A former volunteer fire chief and Prince William County schools worker accused of stealing from both of his jobs pleaded guilty Thursday to wire fraud and filing a false tax return during a hearing that prompted a judge to rebuke federal prosecutors about their handling of the case.
Douglas G. Taylor, 52, the former chief of the Remington Volunteer Fire and Rescue Department in Fauquier County, admitted far less wrongdoing than what he had been accused of initially, pleading guilty to just two of the original eight counts on his indictment. And his attorneys vowed in court that they would continue fighting the government’s assertions that Taylor took $90,000 from the fire department and $60,000 from the school system — though they agreed Taylor had done some wrong.
Federal prosecutors had initially accused Taylor, who served as chief of the Remington department from 1994 to 2011, of submitting fake invoices for materials he did not buy when he did renovation work for his department.
They also said Taylor, a licensed master electrician, cheated Prince William schools by inappropriately using a school system credit card he had access to as a facilities services worker. Taylor would use the card to buy materials for the fire department’s renovations, prosecutors alleged, then, in some cases, request that the department reimburse him.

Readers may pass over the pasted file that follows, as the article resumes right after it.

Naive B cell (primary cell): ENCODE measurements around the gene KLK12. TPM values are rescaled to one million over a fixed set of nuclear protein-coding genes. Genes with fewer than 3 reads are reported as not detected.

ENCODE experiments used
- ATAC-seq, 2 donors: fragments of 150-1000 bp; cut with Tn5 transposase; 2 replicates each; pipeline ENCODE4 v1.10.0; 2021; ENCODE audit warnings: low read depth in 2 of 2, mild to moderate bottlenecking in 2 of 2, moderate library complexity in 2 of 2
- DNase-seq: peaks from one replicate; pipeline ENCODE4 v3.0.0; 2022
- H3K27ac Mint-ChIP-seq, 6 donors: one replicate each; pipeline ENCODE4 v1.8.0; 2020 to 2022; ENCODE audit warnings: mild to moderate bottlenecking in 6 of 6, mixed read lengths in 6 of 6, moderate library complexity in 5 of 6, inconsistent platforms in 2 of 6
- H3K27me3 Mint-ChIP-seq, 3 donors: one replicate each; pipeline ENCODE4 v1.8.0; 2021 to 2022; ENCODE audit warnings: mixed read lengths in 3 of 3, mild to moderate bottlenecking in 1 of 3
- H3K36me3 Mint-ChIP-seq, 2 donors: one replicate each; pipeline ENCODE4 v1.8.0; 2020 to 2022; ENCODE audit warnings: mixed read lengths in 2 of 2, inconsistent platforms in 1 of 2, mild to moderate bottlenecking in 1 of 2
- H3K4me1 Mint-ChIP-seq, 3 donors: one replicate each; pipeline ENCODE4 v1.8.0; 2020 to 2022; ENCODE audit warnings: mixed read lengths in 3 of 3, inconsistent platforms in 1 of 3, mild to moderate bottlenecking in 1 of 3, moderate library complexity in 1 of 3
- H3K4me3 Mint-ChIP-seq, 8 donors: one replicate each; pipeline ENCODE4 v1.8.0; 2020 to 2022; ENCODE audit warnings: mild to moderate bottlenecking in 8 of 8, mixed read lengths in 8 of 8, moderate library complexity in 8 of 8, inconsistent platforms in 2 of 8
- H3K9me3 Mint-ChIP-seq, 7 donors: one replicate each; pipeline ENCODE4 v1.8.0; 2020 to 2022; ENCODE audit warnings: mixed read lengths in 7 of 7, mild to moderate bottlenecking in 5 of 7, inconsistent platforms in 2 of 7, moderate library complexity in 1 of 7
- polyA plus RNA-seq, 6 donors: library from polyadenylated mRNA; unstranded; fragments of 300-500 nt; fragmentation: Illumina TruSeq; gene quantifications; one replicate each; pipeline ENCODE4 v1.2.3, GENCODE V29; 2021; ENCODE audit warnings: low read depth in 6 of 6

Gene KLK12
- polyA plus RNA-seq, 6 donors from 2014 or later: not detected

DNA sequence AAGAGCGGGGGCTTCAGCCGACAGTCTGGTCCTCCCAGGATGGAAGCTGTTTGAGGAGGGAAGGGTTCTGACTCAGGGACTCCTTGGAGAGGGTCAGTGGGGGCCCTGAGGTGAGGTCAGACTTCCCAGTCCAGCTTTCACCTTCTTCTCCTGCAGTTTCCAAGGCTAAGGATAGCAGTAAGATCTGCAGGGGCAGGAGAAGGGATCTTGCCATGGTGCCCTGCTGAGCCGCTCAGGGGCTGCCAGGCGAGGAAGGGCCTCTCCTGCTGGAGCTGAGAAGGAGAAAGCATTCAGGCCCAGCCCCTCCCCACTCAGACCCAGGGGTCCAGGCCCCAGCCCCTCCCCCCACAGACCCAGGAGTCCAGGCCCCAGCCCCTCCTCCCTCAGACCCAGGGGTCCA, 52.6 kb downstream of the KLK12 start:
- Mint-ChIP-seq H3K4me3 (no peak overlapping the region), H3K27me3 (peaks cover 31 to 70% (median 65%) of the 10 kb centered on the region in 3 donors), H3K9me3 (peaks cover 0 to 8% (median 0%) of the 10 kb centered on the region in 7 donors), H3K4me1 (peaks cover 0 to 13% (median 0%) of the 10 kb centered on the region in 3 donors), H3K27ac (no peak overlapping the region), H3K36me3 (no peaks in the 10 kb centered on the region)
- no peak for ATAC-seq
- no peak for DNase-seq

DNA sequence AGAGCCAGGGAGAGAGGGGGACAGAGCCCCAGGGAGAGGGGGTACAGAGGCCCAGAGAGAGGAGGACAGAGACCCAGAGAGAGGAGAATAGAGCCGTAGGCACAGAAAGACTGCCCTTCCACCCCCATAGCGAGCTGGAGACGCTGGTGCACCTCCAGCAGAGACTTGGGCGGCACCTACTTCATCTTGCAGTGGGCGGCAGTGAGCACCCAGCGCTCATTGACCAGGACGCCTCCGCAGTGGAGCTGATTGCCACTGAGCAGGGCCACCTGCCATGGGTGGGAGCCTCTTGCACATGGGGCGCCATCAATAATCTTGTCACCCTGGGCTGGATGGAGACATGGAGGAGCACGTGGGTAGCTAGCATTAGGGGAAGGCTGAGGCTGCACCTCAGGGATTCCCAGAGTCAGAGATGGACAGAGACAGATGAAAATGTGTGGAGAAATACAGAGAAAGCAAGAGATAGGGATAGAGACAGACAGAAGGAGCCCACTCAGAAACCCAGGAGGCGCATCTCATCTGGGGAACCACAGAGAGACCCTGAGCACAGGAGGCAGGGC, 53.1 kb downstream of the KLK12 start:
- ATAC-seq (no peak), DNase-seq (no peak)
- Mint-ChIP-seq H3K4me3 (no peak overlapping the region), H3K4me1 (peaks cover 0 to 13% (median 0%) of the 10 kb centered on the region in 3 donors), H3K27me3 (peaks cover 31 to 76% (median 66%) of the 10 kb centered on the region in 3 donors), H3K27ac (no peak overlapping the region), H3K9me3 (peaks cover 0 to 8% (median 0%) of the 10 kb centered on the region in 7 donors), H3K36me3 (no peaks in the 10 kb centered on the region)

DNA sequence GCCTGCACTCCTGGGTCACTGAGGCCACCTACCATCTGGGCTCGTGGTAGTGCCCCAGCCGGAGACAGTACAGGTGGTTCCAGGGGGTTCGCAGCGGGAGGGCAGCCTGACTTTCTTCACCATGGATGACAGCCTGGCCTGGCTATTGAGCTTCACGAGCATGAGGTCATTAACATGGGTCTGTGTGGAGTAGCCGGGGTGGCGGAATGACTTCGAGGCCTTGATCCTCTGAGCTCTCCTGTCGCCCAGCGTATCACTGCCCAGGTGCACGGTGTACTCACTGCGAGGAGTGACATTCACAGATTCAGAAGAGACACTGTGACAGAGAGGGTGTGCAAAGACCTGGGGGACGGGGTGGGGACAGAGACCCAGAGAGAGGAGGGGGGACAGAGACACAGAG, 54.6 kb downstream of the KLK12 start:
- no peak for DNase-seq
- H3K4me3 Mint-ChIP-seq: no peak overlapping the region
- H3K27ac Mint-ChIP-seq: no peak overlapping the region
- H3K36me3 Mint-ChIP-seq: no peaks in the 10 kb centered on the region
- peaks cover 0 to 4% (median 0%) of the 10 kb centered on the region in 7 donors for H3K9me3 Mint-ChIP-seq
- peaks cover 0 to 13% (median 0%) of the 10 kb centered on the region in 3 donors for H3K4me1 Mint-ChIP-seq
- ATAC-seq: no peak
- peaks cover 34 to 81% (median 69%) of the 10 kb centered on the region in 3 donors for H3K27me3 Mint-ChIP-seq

Taylor’s plea, though, is based on much narrower crimes. He admitted billing his department about $1,900 in October 2008 for a sink and wall mount that he later purchased for about $700, and he admitted filing a tax return that did not accurately reflect his extensive gambling winnings and losses. Prosecutors dropped the other charges against Taylor, but they could still bring up the alleged broader wrongdoing at his sentencing.
For his part, Taylor acknowledged that he had not kept meticulous records about his purchases for the department’s renovation work, though he struggled to explain why he had billed the department improperly for the sink.
“It was just an ongoing project where it wasn’t just the sink,” he said.
Defense attorney Todd Watson said he disputes many of the prosecutors’ allegations, though they had not provided him with enough material to know exactly how. He said prosecutors were unwilling to tell him how they had generated certain numbers in more than 30,000 pages of documents.
At one point, Watson handed up a heavily redacted document to federal district court Judge Leonie M. Brinkema — an example, he said, of prosecutors not giving him adequate information. Brinkema said she was “very concerned about these allegations.”
“It looks like a national security case,” she joked. “Over half of this is redacted.”
Assistant U.S. Attorney Jasmine Yoon told Brinkema that she did not feel prepared to respond because she was filling in on a case handled by a different attorney. Brinkema ordered prosecutors to turn over the relevant material by Sept. 20 so it can be debated at the Dec. 13 sentencing. Taylor faces a maximum of 23 years in prison.
Taylor’s attorneys, Yoon and a spokesman for the U.S. Attorney’s Office declined to comment.